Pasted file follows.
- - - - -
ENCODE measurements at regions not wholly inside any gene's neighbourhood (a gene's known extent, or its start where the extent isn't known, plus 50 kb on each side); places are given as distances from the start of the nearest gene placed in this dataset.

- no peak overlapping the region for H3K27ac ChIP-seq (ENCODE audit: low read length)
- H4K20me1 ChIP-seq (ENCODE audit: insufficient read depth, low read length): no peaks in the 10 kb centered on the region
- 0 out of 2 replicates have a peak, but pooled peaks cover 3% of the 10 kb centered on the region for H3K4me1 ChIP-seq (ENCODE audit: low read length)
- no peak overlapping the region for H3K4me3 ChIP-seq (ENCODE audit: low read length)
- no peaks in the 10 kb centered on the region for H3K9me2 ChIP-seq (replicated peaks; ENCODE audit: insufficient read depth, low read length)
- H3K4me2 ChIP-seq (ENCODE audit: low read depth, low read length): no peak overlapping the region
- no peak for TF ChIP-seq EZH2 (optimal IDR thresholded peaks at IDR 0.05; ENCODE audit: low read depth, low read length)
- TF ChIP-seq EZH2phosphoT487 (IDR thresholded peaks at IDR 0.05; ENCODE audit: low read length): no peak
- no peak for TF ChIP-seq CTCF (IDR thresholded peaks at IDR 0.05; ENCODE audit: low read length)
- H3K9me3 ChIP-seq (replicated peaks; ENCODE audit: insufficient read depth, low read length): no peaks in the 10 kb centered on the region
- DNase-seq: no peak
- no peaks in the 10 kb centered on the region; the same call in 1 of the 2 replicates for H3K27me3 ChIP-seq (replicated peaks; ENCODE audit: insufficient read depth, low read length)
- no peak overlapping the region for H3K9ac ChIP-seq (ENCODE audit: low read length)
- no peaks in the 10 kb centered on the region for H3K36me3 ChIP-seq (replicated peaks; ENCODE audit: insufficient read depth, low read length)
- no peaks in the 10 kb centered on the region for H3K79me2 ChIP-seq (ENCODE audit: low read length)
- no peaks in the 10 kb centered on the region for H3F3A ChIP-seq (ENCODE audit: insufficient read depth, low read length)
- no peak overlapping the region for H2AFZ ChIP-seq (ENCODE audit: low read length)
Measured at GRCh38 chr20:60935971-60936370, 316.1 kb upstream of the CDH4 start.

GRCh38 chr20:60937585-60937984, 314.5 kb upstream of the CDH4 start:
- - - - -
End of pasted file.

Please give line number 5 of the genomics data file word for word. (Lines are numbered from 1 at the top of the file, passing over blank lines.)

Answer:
- no peak overlapping the region for H3K4me3 ChIP-seq (ENCODE audit: low read length)